Pregnant Marine's slaying draws renewed support for fetal homicide law
Posted April 21, 2009 12:33 a.m. EDT
Updated April 21, 2009 12:50 a.m. EDT
Jacksonville, N.C. — The slaying of pregnant Camp Lejeune Marine Lance Cpl. Maria Lauterbach has sparked renewed support for a state law that would protect unborn children.
Cpl. Cesar Laurean is charged with first-degree murder in the December 2007 death of Lauterbach, whose charred remains were found a month later in a shallow grave behind his Jacksonville home. Lauterbach was seven months pregnant at the time of her death.
The death of Lauterbach and her unborn child, whom the family named Gabriel, has elicited an unprecedented level of anger among area residents, Onslow County Sheriff Ed Brown said.
"It appears to me that the murder of Gabriel incites the unbelievable desire for vengeance from the people," he said. "People also relate to me their anger and shock that North Carolina does not have a law to protect the life of an unborn baby who is murdered."
Current North Carolina law does not consider the death of an unborn child in a murder case to be a separate homicide. Sen. Doug Berger, D-Franklin, would like to change that. He says he believes the unborn fetus has value that should be protected.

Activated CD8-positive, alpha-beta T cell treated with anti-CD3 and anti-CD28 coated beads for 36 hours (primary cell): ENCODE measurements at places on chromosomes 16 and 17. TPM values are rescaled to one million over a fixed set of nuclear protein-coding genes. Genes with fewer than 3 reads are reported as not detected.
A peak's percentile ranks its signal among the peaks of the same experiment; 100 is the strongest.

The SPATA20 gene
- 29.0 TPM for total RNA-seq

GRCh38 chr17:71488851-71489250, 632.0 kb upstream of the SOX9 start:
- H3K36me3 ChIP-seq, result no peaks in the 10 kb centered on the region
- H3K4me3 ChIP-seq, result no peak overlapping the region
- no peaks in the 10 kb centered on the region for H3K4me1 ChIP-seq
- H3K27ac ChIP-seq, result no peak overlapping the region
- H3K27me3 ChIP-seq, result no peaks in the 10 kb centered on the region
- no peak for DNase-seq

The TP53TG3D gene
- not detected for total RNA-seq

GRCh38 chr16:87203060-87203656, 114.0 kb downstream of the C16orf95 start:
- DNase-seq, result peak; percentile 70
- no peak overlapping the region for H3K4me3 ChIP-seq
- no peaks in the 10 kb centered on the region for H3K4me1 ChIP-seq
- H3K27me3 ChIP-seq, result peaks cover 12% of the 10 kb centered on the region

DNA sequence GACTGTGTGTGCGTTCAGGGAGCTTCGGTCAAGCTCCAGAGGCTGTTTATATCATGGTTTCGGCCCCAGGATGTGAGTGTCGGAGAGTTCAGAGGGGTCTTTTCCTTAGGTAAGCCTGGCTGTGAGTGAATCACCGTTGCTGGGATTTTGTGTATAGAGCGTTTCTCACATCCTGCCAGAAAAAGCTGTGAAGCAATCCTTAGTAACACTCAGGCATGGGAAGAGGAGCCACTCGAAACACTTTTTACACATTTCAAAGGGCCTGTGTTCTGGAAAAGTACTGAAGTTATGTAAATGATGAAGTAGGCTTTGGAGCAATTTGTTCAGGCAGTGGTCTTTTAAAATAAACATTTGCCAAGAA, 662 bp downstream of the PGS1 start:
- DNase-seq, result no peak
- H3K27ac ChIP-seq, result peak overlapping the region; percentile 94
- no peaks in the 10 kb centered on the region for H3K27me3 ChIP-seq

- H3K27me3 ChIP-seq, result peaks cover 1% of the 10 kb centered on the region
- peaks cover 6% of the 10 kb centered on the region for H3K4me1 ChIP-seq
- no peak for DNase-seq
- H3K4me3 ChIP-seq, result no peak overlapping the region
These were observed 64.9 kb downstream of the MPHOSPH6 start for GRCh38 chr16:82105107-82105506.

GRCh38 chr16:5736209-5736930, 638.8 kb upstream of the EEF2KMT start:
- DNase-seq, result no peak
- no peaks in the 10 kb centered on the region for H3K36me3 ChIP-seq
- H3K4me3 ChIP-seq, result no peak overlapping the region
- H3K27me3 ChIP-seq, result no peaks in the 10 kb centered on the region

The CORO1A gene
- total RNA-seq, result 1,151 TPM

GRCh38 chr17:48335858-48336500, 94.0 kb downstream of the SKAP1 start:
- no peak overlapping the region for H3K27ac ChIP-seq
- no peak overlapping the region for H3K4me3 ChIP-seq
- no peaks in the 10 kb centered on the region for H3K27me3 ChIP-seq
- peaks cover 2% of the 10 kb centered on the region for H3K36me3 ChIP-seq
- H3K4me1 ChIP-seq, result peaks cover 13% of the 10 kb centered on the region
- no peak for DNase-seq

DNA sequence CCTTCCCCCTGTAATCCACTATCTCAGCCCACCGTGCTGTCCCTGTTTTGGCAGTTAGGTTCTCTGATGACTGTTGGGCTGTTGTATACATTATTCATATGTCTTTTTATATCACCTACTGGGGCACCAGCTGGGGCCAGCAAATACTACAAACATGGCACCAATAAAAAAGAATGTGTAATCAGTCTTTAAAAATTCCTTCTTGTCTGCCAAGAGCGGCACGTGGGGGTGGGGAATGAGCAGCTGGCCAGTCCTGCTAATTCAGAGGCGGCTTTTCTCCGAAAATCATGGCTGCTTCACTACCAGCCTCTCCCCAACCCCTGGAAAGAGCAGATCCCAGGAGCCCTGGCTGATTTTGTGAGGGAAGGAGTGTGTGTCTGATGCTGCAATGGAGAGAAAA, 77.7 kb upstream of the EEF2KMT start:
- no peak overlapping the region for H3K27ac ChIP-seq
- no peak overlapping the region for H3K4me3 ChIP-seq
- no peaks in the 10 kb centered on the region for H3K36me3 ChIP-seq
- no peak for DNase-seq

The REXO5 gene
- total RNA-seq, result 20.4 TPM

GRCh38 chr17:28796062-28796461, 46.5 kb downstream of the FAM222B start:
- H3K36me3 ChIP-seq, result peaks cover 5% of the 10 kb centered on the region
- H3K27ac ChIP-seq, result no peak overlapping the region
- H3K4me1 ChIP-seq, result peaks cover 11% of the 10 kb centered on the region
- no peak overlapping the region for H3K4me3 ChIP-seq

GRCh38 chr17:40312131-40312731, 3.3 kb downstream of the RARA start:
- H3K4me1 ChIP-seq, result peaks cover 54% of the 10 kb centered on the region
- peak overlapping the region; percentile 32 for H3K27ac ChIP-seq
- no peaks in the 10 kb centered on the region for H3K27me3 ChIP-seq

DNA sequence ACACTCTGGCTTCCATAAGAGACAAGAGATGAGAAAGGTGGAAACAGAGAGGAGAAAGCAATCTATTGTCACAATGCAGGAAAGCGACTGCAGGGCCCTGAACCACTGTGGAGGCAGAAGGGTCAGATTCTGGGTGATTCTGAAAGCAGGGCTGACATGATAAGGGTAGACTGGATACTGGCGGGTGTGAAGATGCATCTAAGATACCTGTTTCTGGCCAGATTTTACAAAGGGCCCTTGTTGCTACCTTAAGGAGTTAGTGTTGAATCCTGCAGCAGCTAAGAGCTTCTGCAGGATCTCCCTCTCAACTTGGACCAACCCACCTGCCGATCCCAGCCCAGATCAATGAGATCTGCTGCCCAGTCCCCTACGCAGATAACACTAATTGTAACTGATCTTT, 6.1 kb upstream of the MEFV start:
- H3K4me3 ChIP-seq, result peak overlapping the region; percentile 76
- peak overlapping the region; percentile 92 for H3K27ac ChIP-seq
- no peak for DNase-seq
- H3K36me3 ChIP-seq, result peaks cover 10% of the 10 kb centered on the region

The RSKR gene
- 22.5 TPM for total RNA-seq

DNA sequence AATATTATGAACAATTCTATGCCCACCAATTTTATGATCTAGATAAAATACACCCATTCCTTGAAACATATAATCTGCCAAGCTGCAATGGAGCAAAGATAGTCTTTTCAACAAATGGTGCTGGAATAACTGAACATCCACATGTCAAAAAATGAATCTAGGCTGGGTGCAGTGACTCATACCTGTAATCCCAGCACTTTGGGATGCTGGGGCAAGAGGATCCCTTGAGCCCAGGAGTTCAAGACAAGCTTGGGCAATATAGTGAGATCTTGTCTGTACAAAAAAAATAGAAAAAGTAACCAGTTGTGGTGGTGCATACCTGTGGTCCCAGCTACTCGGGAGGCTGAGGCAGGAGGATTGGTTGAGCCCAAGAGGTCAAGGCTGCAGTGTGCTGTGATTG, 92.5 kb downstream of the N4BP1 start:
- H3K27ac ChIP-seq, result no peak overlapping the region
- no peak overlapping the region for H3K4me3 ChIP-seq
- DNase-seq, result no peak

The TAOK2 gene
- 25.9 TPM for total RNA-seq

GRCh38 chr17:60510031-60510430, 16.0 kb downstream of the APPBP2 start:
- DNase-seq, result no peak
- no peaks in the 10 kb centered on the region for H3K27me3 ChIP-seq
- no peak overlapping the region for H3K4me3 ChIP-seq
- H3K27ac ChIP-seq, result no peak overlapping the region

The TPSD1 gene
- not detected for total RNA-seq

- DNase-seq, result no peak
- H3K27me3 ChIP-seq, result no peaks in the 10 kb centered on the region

"There is a value in that life that is developing and that should be valued and recognized,” Berger said.
Berger is sponsoring a bill that would upgrade a charge against anyone who attacks a pregnant woman, causing her to lose her baby. If the mother is beyond 20 weeks into her pregnancy, or the assault is associated with domestic violence, the attacker would face a separate charge.
Berger says the bill is intended to combat domestic violence, but he knows not everyone will be happy with it.
"I think the interest groups on both sides oppose this legislation,” Berger said.
When similar bills have been introduced, various women's rights and pro-choice groups spoke against it. Opponents said they worry that a pregnant woman could be held responsible if she doesn't protect her fetus from an abuser. Others argue the bill could step on the abortion debate.